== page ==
Chairs for Joes
The Following articles were originally written for the February 2010 and March 2010 JoeCanuck Newsletters
Part 1: A Universal Problem
By: Eric “Cap” Vaughan
One of the largest problems all collectors and customizing people face at one point or another is the issue of seating our figures. If using a vehicle, this is not so much a problem with seating as it is personal taste. Of course, dimensions of the figure to be seated are the real issue. Some figures just do not fit in certain seats. With the wealth of options though, this is just a bump in our road.
The problem that I am writing about, and one I have faced is the scarcity of true, contemporary seating for our figures. After combing both the Internet and available brick and mortar stores, I sadly came away with the feeling that there just aren’t many chairs out there that can be used universally. To be blunt, as a diorama guy who is often asked to do offices, laboratories, and military installations, I need office chairs. Bad.
Some of my fellow diorama artisans were lucky enough to utilize the offerings from the CUBE Toys line, which from images look as if they might be promising. But to date, I have never seen one sold in a store commercially, never held their chairs in hand, and given how unattainable these seem to be it was not an option I could take seriously. So like the guy who has a windowed cubicle directly across the street from bikini yoga class, all I can do is give long loving looks at my fellow creators who can acquire these things in some sizable amount.
Our exemplary toy gun running creator, Marauder John was kind enough to supply us with the folding chair variety, which has many uses for all manner of environments. But when placed into a contemporary office setting, they just seem a bit out of place, when compared to those Herculon covered foam, metal, and plastic office chairs we see in home and office. As little as six years ago, I used to be able to hit many a large hobby outlet, finding many of the odd pieces as shown above, as well as some that were used in my dioramas such as lounge chairs, sofas, and the like. Sadly, I watched with great sadness how each store eventually closed due to the changing times and economic stressors. Yet with all of the chairs and benches above, nothing remotely resembling an office chair.
When I was asked to research the issue about chairs, I decided to start from the figures first, and what I discovered was that our problem was not just about a good chair, but the fact that many of our figures we use have a true disparity when it comes to the seating space from bottom to feet. Unless the chair you are using is a definitive Bar Chair, as shown in the picture above with the red ones, you really do not want a chair where your figure’s feet are dangling off the ground like a very young child at the dinner table. I laid a few different figures from our lines going from a RAH figure, through other sculpts and then lines ending in that headless Marvel figure, which shows atrocious seating ability.
As you can see above, depending on the type of sculpt of the figure the seating space grows a matter of mm with each difference. Also the wideness and construction of the hip makes seating nearly impossible for some.
With this problem in hand, I sat for a few nights hitting every type of dollhouse site I could find. Many of them were victims of the times, while others offered some very interesting pieces, but the price range was clearly hard to reconcile. Some chairs went for mere dollars whilst others commanded prices well over $40 (USA). One of these sites that at least offered some contemporary seating separated by scale (ours would be closest to the ½” or 13mm scale in dollhouse terms) was Miniatures.com. They possessed an actual office chair, as well as many different styles of regular home or apartment seating. Clearly in the vein of the high-end builder, these were the best so far I could come up with. Considering the vast offerings both here and overseas, my search still continues.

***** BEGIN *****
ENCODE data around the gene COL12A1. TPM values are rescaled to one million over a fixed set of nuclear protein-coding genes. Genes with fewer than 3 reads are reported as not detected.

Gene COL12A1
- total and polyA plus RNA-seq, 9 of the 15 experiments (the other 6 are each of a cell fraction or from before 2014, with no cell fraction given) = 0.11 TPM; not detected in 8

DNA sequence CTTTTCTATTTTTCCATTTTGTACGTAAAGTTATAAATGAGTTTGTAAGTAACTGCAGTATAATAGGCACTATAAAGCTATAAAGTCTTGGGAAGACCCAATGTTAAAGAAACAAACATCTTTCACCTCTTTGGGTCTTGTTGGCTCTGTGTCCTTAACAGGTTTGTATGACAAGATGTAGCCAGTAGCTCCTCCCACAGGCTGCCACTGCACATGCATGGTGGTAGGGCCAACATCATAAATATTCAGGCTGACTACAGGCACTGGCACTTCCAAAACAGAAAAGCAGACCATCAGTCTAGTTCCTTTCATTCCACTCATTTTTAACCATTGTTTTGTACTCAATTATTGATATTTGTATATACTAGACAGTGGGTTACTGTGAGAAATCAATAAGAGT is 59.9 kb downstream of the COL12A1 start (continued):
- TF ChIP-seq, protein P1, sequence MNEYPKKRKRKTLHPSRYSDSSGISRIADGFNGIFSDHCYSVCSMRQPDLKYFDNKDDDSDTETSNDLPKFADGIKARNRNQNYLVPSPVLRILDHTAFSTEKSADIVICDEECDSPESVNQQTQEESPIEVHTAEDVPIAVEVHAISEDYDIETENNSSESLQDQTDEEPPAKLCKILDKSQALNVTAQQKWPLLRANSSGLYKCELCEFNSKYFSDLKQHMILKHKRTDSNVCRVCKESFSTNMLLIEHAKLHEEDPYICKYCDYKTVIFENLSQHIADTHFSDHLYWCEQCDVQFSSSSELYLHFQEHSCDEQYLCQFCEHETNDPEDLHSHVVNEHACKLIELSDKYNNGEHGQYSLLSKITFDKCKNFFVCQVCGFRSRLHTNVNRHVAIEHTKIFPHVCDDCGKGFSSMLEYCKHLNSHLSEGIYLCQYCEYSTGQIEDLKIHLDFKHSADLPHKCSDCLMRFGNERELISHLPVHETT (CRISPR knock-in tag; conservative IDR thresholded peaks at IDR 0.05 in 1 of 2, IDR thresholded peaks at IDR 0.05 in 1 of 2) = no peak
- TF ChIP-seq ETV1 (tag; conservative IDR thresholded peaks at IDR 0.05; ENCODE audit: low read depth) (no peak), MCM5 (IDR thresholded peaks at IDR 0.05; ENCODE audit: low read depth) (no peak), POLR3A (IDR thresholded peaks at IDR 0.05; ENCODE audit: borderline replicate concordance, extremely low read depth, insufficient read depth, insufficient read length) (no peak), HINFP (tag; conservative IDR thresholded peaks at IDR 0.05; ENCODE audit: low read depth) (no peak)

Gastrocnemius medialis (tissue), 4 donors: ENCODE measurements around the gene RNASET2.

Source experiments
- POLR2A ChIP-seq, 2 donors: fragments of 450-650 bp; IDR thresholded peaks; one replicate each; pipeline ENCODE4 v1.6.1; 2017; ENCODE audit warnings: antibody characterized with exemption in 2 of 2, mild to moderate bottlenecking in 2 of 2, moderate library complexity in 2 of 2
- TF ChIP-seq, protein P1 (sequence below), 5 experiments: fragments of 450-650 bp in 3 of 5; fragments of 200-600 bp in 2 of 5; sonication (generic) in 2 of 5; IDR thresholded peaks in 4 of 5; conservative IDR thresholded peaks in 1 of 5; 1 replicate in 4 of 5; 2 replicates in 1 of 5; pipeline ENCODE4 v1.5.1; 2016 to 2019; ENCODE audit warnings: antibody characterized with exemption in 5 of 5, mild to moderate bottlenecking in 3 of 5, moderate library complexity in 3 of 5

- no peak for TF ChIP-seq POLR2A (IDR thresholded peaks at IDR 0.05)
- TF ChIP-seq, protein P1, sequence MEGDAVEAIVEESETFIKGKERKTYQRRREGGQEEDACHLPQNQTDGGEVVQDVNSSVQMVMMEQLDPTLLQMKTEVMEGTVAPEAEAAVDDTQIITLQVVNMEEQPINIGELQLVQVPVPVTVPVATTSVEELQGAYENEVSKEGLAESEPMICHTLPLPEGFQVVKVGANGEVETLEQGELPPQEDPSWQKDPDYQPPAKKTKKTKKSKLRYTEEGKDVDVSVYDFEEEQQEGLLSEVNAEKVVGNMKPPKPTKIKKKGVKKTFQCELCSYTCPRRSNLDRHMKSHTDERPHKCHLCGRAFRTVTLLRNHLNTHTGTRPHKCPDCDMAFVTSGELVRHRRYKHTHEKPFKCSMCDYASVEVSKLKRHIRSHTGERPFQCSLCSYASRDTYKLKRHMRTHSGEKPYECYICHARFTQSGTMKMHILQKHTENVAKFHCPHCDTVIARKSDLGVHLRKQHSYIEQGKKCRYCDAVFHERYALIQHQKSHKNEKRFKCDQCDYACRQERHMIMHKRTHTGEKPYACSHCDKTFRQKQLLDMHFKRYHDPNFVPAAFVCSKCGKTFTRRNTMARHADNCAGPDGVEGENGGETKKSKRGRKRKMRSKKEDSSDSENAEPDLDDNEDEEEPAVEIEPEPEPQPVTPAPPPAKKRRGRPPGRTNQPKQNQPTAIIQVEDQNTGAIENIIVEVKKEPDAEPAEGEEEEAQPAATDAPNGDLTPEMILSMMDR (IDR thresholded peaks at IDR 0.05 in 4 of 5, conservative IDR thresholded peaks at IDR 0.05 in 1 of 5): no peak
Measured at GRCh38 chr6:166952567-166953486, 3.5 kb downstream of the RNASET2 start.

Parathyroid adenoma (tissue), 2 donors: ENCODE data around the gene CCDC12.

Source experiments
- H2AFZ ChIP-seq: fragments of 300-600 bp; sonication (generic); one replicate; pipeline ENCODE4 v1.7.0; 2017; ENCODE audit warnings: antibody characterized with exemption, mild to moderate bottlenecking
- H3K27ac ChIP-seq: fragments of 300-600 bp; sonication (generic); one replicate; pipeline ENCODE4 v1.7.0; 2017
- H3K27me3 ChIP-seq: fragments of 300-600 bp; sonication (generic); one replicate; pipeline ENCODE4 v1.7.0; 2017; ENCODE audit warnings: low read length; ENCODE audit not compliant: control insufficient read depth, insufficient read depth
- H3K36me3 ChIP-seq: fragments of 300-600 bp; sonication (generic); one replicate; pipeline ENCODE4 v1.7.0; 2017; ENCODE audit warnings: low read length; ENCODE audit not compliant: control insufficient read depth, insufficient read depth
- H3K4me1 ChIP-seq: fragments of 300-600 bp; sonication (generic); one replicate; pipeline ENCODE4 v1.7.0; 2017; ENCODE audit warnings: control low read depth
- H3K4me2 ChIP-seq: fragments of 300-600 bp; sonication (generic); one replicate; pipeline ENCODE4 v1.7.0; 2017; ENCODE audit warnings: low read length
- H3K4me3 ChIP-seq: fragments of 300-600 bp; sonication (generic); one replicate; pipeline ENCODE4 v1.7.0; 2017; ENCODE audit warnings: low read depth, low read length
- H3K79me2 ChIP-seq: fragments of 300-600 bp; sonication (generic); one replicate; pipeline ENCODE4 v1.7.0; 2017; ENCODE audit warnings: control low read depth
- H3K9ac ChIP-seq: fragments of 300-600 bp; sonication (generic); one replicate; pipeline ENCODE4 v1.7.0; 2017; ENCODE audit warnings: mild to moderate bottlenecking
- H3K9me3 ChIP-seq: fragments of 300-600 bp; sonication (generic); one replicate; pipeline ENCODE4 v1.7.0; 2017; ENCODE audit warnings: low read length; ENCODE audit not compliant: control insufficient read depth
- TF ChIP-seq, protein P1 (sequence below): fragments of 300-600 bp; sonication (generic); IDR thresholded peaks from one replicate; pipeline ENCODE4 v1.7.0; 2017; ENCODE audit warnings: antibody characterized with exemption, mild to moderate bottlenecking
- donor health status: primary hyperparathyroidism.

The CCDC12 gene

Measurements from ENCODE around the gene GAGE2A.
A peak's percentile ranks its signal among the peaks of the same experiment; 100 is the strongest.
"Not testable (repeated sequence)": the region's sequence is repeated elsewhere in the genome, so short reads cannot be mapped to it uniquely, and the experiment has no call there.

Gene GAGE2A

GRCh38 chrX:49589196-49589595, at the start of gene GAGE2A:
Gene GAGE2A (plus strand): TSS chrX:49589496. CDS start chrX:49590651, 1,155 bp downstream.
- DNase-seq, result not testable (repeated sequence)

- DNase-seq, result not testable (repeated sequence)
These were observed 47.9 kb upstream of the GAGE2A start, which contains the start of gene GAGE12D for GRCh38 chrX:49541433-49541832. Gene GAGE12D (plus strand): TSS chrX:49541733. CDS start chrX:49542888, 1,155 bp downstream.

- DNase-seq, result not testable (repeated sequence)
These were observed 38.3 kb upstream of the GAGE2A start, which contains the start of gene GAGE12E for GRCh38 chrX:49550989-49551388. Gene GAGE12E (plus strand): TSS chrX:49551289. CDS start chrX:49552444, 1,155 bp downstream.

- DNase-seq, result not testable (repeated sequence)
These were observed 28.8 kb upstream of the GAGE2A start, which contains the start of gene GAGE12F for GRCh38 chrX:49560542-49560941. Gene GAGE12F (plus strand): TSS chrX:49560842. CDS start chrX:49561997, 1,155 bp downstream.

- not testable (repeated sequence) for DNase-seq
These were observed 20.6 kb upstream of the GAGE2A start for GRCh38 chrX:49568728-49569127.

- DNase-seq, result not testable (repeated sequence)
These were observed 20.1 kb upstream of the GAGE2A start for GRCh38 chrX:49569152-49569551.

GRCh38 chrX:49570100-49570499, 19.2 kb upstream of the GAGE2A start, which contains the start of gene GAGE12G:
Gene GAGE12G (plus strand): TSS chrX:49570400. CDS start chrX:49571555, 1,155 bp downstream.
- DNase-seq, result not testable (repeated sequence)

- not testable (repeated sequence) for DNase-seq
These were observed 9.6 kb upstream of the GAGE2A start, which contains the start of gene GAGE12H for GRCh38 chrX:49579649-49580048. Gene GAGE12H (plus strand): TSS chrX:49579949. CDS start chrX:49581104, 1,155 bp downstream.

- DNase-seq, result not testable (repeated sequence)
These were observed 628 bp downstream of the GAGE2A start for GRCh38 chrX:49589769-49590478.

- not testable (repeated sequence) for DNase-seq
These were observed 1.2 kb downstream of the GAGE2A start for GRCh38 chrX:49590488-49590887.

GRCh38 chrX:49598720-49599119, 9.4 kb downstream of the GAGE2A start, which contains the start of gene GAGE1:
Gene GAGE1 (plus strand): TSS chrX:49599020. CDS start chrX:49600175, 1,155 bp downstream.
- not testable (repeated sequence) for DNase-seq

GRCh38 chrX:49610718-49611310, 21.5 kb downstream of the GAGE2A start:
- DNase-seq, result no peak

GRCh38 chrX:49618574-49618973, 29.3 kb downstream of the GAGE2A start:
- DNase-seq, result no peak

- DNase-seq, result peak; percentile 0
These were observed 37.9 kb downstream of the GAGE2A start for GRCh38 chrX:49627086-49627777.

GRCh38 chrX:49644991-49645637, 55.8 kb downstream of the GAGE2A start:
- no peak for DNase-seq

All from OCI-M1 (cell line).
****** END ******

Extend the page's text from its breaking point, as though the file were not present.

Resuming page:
As a diorama artisan living the starving artist life, I have been forced to find alternatives that offered seating yet would not look out of place in a modern setting. I’ve tried to fashion office chairs from my usual patent foam board style, but there is that one facet of the office chair, namely, the tined stand that is impossible to recreate with facsimiles. I’ve gotten close using the stands from some of our line’s machine guns but not close enough to suspend disbelief. For some dioramas, I preferred to utilize the bench. You can make a very convincing bench likened to those seen in museums, government buildings, and schools just by gluing one 1-inch strip of foam board perpendicular to another one. If you can cover the top of it in say a leather or marble patterned contact paper, all the better for suspending disbelief. While a bench offers an alternative, my heart is still set on the one chair that has universal appeal. The person or business that will one day take on this much needed item for our craft, well, they’ve got a market that I see lasting a very long time.
Office chair design
My sculpting and casting skills are limited to foam and rocks, but if I could get someone with the requisite skills to consider the project, I think I came up with a sketch of a contemporary style chair that would fit in with all our needs, from diorama to outfitting a toy playset where it was devoid of proper seating:
With the office chairs at home as a guide, and we have three of them, it was easy to eliminate the parts that were just too complex to make mass-producing it worth the trouble. I have an artist’s chair, so mine is one where the feet are indeed off the ground and on a foot bar. This idea was immediately tossed. The second idea was the two-piece seat that I am sitting on now as I write this, and again, multiple parts mean multiple needs for sculpting and casting. I then looked to my wife’s new chair, with its one-piece seat construction, that just sits firmly into a six-tined wheeled stand. This to me offered the best possible construction for our toy needs, since the seating part would be a solid form, with only a complex post on the underside. The seating stand need not really be complex, if we consider simply solid wheels/stand construction. Form over function, for this need. That is also why I eliminated the need for arm rests. Many of our figures are quite broad in the shoulders and arm placement is just too different from figure to figure.